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The problem with NASCAR

Nobody really wants to talk about it, but NASCAR is in bad shape. While NASCAR enjoyed a boom in the last 15 years, the boom is far over. Ratings are down 15% and sponsors are leaving in droves to the point where a great driver like Kurt Busch might not have a full time ride next year.

Why is NASCAR in such a funk? There has certainly been a star drain as Jeff Gordon retired two years and Dale Earnhardt Jr. is retiring this year after having missed about half the season last year because of a concussion. Carl Edwards is gone as well and maybe the new stars like Chase Elliott haven’t met the fan’s expectations?

Another reason for its problem is the constant rule changes. I’ve been a fan for about 10 years now and every year, it seems that NASCAR is changing the rules on the Race for the Chase playoff format. They are consistently tinkering with the format. This year they changed the points system where every race now runs multiple stages and the stage winner get points in addition to the winner and laps leaders. While this was done to get more consistency from drivers and to increase competition at all times during the race, the whole process might be confusing to most fans.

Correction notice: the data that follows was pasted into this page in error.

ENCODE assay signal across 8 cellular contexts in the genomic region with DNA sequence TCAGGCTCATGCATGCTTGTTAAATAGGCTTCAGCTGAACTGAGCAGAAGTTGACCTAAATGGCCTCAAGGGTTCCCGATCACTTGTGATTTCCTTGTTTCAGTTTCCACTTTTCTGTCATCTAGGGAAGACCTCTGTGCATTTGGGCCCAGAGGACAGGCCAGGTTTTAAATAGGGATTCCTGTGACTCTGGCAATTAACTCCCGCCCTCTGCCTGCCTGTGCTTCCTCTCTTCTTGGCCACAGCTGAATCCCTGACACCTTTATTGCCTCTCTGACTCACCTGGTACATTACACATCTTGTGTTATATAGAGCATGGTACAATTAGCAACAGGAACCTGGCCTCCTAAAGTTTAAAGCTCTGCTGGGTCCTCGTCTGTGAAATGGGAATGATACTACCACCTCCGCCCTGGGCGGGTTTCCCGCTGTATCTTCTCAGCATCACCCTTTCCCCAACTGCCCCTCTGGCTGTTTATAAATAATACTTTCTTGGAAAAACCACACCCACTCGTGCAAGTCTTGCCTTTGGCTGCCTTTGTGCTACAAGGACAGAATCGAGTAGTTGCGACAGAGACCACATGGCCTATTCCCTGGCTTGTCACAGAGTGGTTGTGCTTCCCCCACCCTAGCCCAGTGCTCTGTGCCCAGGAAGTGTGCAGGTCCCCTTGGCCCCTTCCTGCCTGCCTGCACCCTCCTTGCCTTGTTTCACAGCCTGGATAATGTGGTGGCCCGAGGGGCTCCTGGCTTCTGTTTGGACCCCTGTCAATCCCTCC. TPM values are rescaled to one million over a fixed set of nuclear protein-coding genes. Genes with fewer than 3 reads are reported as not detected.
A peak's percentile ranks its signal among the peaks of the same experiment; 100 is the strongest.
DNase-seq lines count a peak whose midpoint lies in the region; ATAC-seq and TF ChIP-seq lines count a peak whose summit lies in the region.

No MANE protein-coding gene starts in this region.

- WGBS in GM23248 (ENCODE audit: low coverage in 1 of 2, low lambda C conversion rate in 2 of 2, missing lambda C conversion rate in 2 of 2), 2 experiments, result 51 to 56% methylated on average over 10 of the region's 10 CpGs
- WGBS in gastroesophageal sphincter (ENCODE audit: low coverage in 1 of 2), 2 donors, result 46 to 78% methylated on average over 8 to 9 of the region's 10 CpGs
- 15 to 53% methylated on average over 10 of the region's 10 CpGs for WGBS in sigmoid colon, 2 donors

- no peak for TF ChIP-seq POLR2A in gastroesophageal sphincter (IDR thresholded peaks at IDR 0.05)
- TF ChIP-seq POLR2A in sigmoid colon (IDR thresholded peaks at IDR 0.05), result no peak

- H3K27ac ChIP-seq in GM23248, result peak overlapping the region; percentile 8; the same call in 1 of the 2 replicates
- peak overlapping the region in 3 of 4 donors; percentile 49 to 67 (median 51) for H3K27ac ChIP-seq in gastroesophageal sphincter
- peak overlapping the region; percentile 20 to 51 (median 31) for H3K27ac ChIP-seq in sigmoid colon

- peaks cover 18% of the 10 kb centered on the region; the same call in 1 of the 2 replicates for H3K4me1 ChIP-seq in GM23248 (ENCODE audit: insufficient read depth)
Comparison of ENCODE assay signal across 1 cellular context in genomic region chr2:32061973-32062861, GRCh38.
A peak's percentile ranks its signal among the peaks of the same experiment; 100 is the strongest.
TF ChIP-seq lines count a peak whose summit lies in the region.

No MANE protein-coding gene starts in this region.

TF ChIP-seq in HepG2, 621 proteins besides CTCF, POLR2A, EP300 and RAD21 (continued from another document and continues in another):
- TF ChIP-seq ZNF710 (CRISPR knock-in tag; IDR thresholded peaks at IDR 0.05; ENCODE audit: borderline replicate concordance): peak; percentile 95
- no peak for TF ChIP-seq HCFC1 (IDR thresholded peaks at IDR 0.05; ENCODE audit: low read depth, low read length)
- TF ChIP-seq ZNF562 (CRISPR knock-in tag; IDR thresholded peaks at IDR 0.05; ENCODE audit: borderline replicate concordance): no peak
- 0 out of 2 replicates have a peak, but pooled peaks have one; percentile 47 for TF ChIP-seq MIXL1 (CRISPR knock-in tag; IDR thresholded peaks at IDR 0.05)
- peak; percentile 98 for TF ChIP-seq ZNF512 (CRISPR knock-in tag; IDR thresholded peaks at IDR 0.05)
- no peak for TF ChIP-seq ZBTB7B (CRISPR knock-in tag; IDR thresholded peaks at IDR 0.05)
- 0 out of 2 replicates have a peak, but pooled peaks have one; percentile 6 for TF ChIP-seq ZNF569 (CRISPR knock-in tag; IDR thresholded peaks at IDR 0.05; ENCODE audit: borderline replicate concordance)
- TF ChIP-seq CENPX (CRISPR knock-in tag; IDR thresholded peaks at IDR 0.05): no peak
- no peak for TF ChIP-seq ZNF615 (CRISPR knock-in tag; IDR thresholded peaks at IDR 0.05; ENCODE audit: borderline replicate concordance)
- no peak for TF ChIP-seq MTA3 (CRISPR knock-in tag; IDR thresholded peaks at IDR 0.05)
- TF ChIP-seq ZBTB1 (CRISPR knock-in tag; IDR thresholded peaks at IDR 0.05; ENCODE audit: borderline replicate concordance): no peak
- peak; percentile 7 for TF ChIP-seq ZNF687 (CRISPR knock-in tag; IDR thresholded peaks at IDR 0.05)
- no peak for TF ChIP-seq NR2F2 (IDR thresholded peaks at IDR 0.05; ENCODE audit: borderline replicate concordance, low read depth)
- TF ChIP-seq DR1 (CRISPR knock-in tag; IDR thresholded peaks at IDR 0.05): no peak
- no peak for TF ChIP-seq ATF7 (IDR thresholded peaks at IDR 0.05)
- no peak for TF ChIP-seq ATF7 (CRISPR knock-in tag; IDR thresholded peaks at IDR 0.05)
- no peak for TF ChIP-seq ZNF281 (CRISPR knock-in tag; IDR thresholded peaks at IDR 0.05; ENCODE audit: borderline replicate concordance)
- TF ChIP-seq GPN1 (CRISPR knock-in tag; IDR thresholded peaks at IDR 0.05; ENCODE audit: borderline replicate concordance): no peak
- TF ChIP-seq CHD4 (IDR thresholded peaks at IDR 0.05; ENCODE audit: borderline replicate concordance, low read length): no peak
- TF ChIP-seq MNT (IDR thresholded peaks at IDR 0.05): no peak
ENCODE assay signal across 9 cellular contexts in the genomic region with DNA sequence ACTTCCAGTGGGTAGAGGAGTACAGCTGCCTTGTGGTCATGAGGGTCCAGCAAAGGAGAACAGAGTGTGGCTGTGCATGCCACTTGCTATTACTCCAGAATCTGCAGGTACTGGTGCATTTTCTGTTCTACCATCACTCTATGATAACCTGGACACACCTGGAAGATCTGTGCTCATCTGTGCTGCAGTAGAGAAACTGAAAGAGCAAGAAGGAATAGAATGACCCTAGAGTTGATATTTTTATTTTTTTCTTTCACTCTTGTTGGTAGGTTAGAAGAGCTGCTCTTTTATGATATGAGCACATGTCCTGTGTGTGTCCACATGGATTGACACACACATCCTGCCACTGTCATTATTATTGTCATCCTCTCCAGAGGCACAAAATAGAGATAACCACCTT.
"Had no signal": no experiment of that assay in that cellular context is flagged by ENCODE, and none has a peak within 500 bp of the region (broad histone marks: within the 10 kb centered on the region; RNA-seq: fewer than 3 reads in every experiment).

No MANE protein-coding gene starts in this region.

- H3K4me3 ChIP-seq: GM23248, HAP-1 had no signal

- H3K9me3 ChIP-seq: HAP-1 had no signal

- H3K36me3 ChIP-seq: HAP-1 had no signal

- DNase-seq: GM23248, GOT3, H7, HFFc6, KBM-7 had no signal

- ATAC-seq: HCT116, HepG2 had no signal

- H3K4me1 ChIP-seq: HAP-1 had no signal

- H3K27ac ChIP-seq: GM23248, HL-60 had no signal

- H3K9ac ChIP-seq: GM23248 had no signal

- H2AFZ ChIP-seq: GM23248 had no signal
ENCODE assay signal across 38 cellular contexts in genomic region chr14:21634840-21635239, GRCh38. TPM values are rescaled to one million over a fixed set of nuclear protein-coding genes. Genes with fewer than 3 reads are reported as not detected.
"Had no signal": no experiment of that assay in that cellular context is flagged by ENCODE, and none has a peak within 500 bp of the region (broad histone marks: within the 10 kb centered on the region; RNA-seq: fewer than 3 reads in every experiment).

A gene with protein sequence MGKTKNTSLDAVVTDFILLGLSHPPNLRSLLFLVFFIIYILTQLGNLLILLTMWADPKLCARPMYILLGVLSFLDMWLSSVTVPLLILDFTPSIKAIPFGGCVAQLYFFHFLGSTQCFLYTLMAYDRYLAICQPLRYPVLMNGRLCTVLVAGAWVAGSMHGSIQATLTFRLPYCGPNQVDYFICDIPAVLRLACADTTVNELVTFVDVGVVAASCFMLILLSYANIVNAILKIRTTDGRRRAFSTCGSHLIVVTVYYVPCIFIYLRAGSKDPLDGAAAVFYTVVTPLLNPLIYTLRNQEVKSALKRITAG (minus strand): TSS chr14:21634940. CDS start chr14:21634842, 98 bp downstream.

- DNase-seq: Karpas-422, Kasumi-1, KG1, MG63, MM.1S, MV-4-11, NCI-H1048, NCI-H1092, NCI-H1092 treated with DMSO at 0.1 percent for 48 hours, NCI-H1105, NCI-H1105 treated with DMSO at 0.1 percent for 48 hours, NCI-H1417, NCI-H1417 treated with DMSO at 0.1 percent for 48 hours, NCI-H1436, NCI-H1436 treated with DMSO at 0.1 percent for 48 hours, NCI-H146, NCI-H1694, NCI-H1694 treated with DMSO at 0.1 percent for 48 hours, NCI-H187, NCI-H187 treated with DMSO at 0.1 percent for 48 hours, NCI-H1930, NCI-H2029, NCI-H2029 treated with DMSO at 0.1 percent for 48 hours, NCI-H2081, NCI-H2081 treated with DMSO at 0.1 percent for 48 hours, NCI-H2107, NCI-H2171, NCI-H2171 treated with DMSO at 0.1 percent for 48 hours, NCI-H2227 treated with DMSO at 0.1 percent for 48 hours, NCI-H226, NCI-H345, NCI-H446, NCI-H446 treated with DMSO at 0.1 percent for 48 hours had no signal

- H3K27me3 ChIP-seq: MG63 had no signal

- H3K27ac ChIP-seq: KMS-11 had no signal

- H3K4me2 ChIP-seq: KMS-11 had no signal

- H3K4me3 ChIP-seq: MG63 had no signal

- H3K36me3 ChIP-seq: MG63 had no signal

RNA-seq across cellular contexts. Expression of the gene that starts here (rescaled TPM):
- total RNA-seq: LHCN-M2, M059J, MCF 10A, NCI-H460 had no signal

The sponsorship dilemma has been going on for years, but never to the point where the premier race team, Hendrick Motorsports doesn’t have full time sponsorship for Kasey Kahne’s #5 car, which is one of the reasons he won’t be back for Hendrick in 2018. Questions at Stewart-Haas Racing has Kurt Busch’s #41 car in limbo to the point that Stewart-Haas has decided not to pick up Kurt’s 2018 option. Target announced they’re dropping sponsorship of Kyle Larson’s #42 car seeing better opportunities in advertising in soccer. Demographics and poor ratings are going to get sponsors leaving and that’s not good because of the costs of running NASCAR teams.

Another issue that’s going to be a problem in the next few years is when NASCAR’s TV deals with Fox and NBC end. Rights fees for sports are going to be under pressure with lower ratings and cable subscribers pulling the cord and going with online streaming services.

So NASCAR is going to have to develop ways to stop the bleeding because they can’t afford and turn back the clock to the days when they didn’t get live full time coverage of their races or when they reduced to appearing lower cable tier channels like the old Nashville Network.

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